The U.S. Trustee’s office is calling for the dismissal of the National Rifle Association’s (NRA) bankruptcy filing or for the appointment of an outside monitor, a further hit to the gun rights organization amid scrutiny into its financial practices.
Attorney Lisa Lambert from the U.S. Trustee’s office, the division of the Department of Justice responsible for overseeing and participating in bankruptcy cases, said in federal court Monday that the “evidentiary record clearly and convincingly establishes” that longtime NRA executive Wayne LaPierre “has failed to provide the proper oversight” over the organization’s finances, according to The New York Times.
Lambert added in her argument that “the record is unrefuted that Wayne LaPierre’s personal expenses were made to look like business expenses.”
The recommendation came on the final day of a trial against the NRA, spurred by a lawsuit filed last year from New York Attorney General Letitia James (D).
James is seeking to dissolve the New York-based organization over arguments that it illegally “funneled millions” of dollars from the organization to pay for the personal expenses of top executives.
Gerrit Pronske, an attorney with James’s office, argued Monday that the bankruptcy filing from the NRA is a “poster child of bankruptcy filed in bad faith.”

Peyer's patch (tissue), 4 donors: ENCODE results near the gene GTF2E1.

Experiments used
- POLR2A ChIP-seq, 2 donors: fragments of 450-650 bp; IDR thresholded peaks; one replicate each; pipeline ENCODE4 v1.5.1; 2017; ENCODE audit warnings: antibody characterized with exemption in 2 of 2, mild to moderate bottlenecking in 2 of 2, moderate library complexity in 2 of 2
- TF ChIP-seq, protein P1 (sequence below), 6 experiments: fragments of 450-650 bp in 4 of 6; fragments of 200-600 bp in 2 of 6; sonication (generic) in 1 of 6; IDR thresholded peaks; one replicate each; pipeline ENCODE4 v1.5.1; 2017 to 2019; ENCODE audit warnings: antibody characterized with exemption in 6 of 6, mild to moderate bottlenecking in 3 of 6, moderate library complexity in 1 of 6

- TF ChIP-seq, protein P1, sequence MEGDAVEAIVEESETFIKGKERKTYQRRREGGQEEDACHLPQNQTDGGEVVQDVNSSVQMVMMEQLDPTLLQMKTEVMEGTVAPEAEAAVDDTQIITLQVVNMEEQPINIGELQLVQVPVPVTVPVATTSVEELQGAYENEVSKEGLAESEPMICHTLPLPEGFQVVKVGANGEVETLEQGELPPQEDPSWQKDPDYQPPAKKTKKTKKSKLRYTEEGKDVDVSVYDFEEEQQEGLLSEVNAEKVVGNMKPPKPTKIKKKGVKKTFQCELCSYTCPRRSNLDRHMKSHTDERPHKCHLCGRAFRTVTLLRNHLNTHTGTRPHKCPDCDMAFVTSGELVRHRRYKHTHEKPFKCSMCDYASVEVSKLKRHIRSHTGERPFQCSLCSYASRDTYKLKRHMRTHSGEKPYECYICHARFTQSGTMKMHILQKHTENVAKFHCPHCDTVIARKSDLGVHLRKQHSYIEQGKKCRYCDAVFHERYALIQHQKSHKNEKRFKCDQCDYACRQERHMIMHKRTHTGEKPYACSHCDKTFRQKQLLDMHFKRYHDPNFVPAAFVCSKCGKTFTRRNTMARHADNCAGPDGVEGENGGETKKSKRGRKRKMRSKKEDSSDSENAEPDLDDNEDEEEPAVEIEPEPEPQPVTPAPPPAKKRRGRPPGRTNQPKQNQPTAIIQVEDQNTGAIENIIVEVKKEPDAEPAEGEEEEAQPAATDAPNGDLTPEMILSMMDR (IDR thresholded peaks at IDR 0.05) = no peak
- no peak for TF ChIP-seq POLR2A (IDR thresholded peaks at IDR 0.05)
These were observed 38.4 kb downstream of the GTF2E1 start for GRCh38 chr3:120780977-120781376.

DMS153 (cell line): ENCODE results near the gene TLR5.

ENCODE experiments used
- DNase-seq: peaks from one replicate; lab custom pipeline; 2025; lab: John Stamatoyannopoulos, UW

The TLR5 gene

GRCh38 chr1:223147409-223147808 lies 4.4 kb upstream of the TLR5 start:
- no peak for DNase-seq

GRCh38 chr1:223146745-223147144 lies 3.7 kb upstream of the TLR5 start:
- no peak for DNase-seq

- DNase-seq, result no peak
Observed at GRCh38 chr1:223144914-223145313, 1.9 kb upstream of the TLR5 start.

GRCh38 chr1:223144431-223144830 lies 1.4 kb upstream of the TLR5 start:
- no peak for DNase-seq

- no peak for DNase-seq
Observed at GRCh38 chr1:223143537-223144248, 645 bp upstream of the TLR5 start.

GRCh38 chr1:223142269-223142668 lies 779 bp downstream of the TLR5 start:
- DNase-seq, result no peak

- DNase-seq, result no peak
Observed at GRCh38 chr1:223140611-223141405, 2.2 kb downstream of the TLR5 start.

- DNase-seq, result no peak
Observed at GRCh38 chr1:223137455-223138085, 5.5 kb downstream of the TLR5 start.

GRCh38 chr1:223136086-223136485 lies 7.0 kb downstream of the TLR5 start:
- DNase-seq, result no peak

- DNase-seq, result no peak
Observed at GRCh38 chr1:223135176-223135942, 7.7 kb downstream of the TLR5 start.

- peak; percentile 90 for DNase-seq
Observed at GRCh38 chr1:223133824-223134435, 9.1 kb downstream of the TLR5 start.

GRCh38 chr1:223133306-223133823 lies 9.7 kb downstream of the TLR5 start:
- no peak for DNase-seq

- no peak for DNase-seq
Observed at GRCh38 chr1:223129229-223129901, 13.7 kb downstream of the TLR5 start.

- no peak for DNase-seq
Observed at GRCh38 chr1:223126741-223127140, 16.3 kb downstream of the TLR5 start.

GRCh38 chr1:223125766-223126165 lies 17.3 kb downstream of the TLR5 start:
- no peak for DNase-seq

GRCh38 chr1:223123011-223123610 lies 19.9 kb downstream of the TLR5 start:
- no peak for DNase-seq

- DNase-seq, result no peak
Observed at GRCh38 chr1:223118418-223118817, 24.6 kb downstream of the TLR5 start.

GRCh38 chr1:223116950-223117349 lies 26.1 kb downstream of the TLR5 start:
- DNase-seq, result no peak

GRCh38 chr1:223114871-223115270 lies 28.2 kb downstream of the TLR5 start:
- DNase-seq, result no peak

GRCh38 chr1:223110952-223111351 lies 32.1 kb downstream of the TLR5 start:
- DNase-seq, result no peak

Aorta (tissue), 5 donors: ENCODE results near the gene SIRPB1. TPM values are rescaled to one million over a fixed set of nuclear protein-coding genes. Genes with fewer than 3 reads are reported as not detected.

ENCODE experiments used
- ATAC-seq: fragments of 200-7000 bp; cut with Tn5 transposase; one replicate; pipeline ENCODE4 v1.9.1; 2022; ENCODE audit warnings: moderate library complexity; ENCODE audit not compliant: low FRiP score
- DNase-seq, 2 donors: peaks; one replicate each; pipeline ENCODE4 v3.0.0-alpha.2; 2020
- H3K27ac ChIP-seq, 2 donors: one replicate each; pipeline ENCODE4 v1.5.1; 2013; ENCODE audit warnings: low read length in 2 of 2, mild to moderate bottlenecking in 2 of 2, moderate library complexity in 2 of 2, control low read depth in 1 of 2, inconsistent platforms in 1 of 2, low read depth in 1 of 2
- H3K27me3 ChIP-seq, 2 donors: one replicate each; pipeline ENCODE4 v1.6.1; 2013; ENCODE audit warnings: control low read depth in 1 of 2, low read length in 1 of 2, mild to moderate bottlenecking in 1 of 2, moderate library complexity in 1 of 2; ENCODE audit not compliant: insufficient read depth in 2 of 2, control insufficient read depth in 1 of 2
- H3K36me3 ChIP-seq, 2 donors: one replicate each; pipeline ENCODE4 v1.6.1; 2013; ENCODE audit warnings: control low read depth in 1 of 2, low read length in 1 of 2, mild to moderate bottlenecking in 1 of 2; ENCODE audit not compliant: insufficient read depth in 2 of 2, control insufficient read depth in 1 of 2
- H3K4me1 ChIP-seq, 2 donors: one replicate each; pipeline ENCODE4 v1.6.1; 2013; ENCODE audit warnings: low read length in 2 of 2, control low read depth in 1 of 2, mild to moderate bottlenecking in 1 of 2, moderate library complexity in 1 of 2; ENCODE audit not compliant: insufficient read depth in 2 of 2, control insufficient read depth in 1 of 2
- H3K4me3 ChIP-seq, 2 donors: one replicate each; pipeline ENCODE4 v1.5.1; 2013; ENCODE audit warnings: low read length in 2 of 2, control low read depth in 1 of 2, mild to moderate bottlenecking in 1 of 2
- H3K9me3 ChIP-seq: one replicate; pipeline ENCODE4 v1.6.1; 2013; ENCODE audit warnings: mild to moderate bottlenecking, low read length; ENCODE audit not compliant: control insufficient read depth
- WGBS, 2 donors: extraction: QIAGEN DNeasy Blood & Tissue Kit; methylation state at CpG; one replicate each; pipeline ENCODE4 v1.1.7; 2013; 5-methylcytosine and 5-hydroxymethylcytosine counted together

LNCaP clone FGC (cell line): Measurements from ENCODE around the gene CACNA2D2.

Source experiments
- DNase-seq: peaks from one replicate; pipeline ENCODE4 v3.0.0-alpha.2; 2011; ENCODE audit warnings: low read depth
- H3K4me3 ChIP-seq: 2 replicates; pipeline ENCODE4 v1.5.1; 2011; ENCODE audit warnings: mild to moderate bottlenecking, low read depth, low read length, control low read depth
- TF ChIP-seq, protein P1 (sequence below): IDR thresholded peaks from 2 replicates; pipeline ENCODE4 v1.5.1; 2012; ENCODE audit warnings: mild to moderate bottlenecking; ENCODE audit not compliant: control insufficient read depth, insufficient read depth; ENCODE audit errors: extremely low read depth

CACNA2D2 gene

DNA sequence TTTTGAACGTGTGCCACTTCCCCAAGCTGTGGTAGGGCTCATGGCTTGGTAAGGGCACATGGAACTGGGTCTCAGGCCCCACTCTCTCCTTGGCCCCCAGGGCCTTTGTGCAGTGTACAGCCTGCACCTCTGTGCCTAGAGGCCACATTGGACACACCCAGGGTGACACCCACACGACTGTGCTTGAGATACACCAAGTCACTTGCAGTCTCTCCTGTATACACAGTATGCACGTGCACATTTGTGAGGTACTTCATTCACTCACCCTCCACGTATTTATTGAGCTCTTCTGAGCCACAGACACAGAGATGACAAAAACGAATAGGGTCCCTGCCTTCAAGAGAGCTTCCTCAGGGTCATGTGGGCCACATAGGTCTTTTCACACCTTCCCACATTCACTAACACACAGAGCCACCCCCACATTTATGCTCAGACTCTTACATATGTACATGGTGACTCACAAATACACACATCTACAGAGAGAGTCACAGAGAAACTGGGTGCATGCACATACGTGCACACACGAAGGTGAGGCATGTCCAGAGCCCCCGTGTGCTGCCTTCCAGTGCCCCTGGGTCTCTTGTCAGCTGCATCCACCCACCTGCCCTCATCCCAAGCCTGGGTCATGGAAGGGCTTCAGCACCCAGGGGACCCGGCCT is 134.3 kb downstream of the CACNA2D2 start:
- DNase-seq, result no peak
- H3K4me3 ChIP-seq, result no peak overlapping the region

“The NRA clearly and undisputedly had no financial reason to file bankruptcy,” Pronske said during a virtual hearing before a Dallas federal court. “The NRA is vastly solvent and filing bankruptcy is an abuse of this court’s jurisdiction.”
The NRA, which filed for bankruptcy in Dallas in January and is seeking to move its charter to Texas, has pushed back on James’s efforts to dissolve the organization, accusing her of advancing a political agenda.
NRA lawyer Greg Garman said in court on Monday that the analysis from the U.S. Trustee’s office showed that the gun rights group had “natural enemies.”
“This Department of Justice may not see eye to eye with the National Rifle Association, but so be it, we have done the right thing,” Garman argued, according to The Washington Post.
He went on to assert that the NRA’s bankruptcy filing was essential for the survival of the organization, which he called “irreplaceable.”
“There is no one who stands in the breach to defend the Second Amendment other than the NRA,” Garman argued in court.
The NRA on Monday submitted a reorganization plan that includes an outline for paying outstanding debts, as well as keeping in place the current makeup of executives, including LaPierre, the Post reported.
The Hill has reached out to the NRA and the U.S. Trustee’s office for comment.
Federal Judge Harlin Hale, who is overseeing the court case, has said that he expects to issue a decision on whether to dismiss the bankruptcy filing or appoint an examiner to monitor the NRA in roughly one week.